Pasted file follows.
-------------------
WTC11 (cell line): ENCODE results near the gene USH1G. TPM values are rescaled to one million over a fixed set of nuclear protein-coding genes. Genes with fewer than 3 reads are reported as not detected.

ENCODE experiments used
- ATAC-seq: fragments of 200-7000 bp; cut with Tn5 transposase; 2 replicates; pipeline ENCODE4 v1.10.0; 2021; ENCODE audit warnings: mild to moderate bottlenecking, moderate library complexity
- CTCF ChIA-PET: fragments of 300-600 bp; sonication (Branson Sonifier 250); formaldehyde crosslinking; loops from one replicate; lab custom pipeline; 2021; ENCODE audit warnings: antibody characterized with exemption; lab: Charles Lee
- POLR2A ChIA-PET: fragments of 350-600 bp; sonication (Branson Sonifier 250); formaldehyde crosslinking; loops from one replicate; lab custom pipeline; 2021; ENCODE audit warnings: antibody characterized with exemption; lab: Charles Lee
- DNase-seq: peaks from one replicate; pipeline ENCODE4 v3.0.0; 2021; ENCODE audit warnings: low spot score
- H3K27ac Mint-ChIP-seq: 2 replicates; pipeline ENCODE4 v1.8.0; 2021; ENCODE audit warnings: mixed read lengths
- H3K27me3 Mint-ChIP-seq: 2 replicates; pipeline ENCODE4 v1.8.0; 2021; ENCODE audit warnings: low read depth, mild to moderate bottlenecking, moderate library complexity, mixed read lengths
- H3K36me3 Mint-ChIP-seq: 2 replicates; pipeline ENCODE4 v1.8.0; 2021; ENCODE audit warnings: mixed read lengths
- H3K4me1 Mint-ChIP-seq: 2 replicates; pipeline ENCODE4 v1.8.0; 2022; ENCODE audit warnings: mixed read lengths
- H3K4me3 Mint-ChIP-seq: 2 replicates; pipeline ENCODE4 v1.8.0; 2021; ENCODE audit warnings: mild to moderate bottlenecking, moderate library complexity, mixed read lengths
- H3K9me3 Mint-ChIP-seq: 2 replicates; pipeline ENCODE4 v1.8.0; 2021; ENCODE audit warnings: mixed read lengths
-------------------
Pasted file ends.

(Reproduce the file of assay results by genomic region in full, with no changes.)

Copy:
WTC11 (cell line): ENCODE results near the gene USH1G. TPM values are rescaled to one million over a fixed set of nuclear protein-coding genes. Genes with fewer than 3 reads are reported as not detected.

ENCODE experiments used
- ATAC-seq: fragments of 200-7000 bp; cut with Tn5 transposase; 2 replicates; pipeline ENCODE4 v1.10.0; 2021; ENCODE audit warnings: mild to moderate bottlenecking, moderate library complexity
- CTCF ChIA-PET: fragments of 300-600 bp; sonication (Branson Sonifier 250); formaldehyde crosslinking; loops from one replicate; lab custom pipeline; 2021; ENCODE audit warnings: antibody characterized with exemption; lab: Charles Lee
- POLR2A ChIA-PET: fragments of 350-600 bp; sonication (Branson Sonifier 250); formaldehyde crosslinking; loops from one replicate; lab custom pipeline; 2021; ENCODE audit warnings: antibody characterized with exemption; lab: Charles Lee
- DNase-seq: peaks from one replicate; pipeline ENCODE4 v3.0.0; 2021; ENCODE audit warnings: low spot score
- H3K27ac Mint-ChIP-seq: 2 replicates; pipeline ENCODE4 v1.8.0; 2021; ENCODE audit warnings: mixed read lengths
- H3K27me3 Mint-ChIP-seq: 2 replicates; pipeline ENCODE4 v1.8.0; 2021; ENCODE audit warnings: low read depth, mild to moderate bottlenecking, moderate library complexity, mixed read lengths
- H3K36me3 Mint-ChIP-seq: 2 replicates; pipeline ENCODE4 v1.8.0; 2021; ENCODE audit warnings: mixed read lengths
- H3K4me1 Mint-ChIP-seq: 2 replicates; pipeline ENCODE4 v1.8.0; 2022; ENCODE audit warnings: mixed read lengths
- H3K4me3 Mint-ChIP-seq: 2 replicates; pipeline ENCODE4 v1.8.0; 2021; ENCODE audit warnings: mild to moderate bottlenecking, moderate library complexity, mixed read lengths
- H3K9me3 Mint-ChIP-seq: 2 replicates; pipeline ENCODE4 v1.8.0; 2021; ENCODE audit warnings: mixed read lengths